It also doesn’t fade when exposed to sunlight and comes in a range of colours. It’s easy to see why Rattan conservatory furniture is so popular.
Although wicker furniture looks a lot like rattan, is is made from a plant-based material that is subject to fraying. This means that it can quickly look dishevelled – and will contrast poorly against your otherwise immaculate conservatory choices.
Wicker furniture for conservatories should be your second option when compared against rattan.
Rather than using bespoke conservatory furniture, you could go to a conventional shop and buy standard sofas and wooden tables. The trouble is this: they won’t necessarily fare well in the often humid climates commonly associated with conservatories.
If you buy wooden tables, keep them away from windows. Cover your sofa with some sort of throw to protect it from damage caused by sunlight. Conservatory lounge furniture can work if you place it tactically within your extension.
If your conservatory design idea is for an open-plan kitchen diner, patio furniture might look a little incongruous – especially if it is plastic (especially not a good idea if you are using lots of glass, as it will get hot quickly).
But if you want to create a segue into the garden, wooden or iron patio furniture could work well enough. Patio conservatory furniture has been designed to withstand harsh weather conditions too – so will be more durable than even rattan.
Rattan is probably cheapest. It could cost as little as £250 for a full-set – but as much as £1000 – depending on the design choices you make. Iron conservatory furniture is the most expensive. It could set you back anything up to £1750.
If you are still in the early stages of design – and have yet to decide on the best conservatory furniture – you can ask us for a free quote by entering details of your preferred style (including measurements) into our online conservatory calculator.
We can connect you with trustworthy installers too. Just let us know when we call you.
If you are thinking seriously about building a conservatory extension, you should visit the government’s online planning tool.
The 2017 planning permission guidelines and building regulations can be downloaded via the site – plus you can search for your Local Planning Authority and submit plans electronically when you are ready.
Before you ask for conservatory planning permission, read the below guidelines.They are not exhaustive but should be enough to help you get started.
A conservatory extension without planning permission can be built in some cases. If you own a property and want to add a single storey extension to it, then you may do so.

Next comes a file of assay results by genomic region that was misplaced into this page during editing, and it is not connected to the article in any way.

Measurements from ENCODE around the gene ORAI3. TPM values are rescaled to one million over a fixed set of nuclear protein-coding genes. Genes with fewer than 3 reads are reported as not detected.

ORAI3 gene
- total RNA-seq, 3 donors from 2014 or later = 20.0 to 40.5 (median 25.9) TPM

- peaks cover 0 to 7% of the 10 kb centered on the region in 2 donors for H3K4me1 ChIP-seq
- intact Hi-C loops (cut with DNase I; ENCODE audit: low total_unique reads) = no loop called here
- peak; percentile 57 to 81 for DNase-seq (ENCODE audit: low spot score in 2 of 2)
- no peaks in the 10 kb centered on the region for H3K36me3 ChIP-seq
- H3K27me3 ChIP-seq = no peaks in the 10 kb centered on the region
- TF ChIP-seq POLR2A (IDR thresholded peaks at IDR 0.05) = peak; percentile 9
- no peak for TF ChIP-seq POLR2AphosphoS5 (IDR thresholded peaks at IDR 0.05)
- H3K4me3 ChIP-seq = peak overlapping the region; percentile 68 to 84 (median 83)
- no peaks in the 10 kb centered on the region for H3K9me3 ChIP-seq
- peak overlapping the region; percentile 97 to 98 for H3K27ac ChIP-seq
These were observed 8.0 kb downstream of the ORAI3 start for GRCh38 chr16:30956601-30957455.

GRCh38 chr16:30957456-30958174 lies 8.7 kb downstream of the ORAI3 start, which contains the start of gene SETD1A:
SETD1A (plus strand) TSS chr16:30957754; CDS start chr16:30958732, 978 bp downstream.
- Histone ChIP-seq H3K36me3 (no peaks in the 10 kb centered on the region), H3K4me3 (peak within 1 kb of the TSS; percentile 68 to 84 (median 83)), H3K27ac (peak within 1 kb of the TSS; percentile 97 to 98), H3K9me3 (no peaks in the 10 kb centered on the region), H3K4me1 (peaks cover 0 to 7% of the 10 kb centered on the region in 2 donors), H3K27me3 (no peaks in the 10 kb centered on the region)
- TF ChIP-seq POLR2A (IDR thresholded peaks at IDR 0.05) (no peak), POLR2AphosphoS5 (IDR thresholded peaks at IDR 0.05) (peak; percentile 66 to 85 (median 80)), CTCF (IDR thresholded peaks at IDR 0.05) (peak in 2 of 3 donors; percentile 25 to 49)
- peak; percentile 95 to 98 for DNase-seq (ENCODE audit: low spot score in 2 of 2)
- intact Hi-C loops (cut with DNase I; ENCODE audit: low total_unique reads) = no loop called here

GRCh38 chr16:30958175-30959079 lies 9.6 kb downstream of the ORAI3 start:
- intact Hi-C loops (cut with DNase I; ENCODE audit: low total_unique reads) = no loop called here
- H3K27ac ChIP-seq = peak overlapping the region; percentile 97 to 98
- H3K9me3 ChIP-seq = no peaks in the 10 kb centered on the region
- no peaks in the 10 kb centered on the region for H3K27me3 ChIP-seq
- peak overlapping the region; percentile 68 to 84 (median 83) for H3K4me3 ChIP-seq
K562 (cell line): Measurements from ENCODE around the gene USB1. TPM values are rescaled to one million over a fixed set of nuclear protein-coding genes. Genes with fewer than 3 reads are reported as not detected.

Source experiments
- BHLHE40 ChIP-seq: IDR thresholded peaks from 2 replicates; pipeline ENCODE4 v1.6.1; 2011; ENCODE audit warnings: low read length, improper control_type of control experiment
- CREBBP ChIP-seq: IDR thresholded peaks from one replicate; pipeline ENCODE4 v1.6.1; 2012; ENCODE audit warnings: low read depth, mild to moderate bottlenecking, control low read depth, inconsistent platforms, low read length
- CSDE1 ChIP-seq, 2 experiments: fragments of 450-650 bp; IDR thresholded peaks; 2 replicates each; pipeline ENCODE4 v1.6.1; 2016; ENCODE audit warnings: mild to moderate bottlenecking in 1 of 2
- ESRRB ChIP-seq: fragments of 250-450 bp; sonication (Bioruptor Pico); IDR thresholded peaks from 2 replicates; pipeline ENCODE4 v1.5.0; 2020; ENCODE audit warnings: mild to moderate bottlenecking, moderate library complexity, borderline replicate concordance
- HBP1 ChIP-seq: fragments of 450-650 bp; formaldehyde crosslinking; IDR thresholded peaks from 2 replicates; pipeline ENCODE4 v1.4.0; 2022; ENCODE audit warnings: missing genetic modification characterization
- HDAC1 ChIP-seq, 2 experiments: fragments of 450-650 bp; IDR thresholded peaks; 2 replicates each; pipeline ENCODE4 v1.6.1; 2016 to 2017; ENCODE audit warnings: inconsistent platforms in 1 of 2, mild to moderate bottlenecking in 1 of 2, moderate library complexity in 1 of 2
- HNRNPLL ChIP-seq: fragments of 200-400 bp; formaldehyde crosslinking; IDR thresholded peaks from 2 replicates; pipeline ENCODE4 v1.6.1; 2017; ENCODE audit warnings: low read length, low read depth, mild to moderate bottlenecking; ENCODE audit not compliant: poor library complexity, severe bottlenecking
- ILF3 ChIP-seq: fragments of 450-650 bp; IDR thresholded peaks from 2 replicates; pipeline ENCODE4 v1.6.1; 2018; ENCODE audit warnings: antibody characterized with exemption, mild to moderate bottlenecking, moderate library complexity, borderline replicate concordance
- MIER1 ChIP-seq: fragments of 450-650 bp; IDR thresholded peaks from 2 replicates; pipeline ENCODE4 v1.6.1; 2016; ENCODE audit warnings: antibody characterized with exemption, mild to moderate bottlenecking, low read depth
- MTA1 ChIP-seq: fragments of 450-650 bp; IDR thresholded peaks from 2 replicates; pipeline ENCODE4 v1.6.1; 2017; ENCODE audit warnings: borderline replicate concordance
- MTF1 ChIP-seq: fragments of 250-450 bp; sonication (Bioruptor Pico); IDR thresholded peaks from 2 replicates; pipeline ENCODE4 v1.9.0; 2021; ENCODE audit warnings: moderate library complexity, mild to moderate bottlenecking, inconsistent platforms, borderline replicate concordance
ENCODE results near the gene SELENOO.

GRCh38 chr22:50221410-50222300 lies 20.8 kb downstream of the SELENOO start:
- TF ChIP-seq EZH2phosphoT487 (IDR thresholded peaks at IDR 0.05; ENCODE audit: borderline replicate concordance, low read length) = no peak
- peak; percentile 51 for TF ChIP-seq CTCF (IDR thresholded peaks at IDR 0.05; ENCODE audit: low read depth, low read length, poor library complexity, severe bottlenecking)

If your dwelling is either semi-detached or terraced, you can extend by up to 3m to the rear of your original wall – if is detached, you are allowed 4m.
Your conservatory extension can also be built to the side of your property; but it can only be a maximum width of 50% of the original size of your property.
The above points are not fully inclusive. Conservatory planning guidelines are extensive, so you may need to investigate further to find the answers you need. Your installer or Local Planning Authority will be able to help you.
It’s important that you keep your neighbours fully informed of your conservatory extension ideas – so that they can raise objections. If you proceed to build without consulting with them, you could be penalised. As an example, if your conservatory blocks out sunshine, they could challenge your development under the ‘right to light’ law.
As well as discussing your conservatory extension plans in person with your neighbours, you’ll need to submit an official application to them. If no one replies within 21 days, you can proceed to build.
This scheme will remain active until 30 May 2019.
New builds sometimes have their development rights removed by their local council. This means that – despite changes in October 2008 that saw conservatories classified in most cases as permissible developments – you may need to apply for conservatory extension planning permission after all.
To find out whether you need to do this, you’ll need to contact your Local Planning Authority for more information.
It doesn’t matter what size your conservatory is going to be. You can still make some sensible design choices that are guaranteed to make your extension stylish and your property more valuable.
An open-plan design that connects your conservatory to your kitchen would work well – and you could use the same tiles throughout to create a sense of continuance.
Use less brick and more light to create a positive vibe and avoid any fussy ornamentation that might look out of place – simple is best. For more conservatory design ideas, look at our conservatory style pages for inspiration.
The cost of a conservatory will be cheaper than buying an extension. But you should still budget between £6000 and £20000. How much you spend will depend in part on the style you choose.
A simple Lean-to conservatory is the least expensive, especially if you use some of your existing walls as solid sides. Edwardian or Victorian conservatory prices start at around £13000 and you will pay at least £20000 if you want to go slightly off-map and install an orangery instead.
They are cheaper than fitted conservatories but the materials aren’t always of the best quality and you’ll need to do the work yourself (including liaising with your Local Planning Authority).
We hope that you feel more confident having read our article on conservatory extension ideas and prices. Now that you’re better informed, perhaps you would like to take things a step further by requesting a free conservatory quote using our online tool?
It won’t take long to enter your details – after which, we’ll be able to provide you with some guideline prices to consider.